Researchers at the University of Texas at Dallas are making history even as they help preserve it.
The team has been entrusted with 19,000 hours of NASA analog recordings from the Apollo 11 moon mission and three others.
"The bulk of how everything got accomplished was through audio. People had to talk to each other," said Dr. John Hansen, the founder and director of UTD's Center for Robust Speech Systems.
The project includes audio from all of the Apollo 11 mission, along with most of Apollo 13, Apollo 1 and Gemini 8 missions.
Hansen and his team have spent the last five years digitizing the recordings and transcribing them for the public.
"When NASA was launching a mission, everyone was miked up. They also had handsets," Hansen said. "They were all recorded on various loops, so you would have anywhere from three to 33 people speaking on any one track at a time."
The team received 200 14-hour-long decades-old tapes, each with 30 tracks of audio.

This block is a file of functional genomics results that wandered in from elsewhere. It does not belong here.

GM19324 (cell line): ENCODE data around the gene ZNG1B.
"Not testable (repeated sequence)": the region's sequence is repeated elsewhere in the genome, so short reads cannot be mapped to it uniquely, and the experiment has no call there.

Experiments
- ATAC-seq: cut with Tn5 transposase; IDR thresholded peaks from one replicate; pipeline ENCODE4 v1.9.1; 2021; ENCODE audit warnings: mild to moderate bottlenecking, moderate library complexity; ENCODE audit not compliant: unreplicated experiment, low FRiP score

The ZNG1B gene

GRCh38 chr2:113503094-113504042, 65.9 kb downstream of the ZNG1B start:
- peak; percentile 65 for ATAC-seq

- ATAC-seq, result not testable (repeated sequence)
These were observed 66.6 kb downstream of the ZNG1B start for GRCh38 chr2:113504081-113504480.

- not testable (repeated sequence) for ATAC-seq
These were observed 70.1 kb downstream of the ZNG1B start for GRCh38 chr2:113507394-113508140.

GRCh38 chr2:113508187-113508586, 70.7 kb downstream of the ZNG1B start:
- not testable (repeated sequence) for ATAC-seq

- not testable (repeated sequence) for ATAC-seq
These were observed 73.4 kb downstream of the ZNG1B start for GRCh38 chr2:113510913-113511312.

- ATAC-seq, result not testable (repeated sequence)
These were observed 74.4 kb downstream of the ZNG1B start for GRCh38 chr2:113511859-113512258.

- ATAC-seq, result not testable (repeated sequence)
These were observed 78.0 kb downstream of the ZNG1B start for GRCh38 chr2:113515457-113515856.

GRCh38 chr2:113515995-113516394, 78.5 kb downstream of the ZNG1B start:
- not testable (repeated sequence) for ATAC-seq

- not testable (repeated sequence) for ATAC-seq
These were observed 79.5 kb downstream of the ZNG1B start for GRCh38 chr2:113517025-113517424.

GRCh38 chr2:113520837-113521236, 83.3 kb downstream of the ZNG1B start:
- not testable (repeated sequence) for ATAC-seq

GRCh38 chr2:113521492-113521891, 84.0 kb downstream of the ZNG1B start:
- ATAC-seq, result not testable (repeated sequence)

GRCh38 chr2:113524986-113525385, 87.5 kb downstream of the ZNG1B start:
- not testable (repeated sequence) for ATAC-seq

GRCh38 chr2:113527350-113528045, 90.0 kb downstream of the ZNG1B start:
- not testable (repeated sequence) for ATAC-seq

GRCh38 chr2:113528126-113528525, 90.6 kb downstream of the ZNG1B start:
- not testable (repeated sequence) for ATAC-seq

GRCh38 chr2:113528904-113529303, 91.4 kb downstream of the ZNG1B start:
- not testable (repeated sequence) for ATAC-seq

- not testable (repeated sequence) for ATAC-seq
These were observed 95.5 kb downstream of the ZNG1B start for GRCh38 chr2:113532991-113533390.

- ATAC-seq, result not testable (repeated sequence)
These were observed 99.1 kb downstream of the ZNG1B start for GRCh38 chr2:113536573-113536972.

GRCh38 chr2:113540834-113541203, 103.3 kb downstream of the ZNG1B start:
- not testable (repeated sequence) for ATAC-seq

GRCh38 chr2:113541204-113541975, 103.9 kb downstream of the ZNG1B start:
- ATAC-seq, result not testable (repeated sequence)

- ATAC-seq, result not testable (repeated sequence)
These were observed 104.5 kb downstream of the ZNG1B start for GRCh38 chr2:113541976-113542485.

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NASA saved the recordings with a now-outdated analog system, which Hansen estimates would have taken the team at least 170 years to digitize the audio by using it.
Hansen and his team developed their own technology to capture all 30 tracks at once, cutting the process to just four months.
"Developing technologies to pull that audio off, digitize it, but also start to learn how people worked collaboratively when they didn't see each other and how to solve these problems was a major challenge," Hansen said.
Some of the audio recordings are now available online at the following links.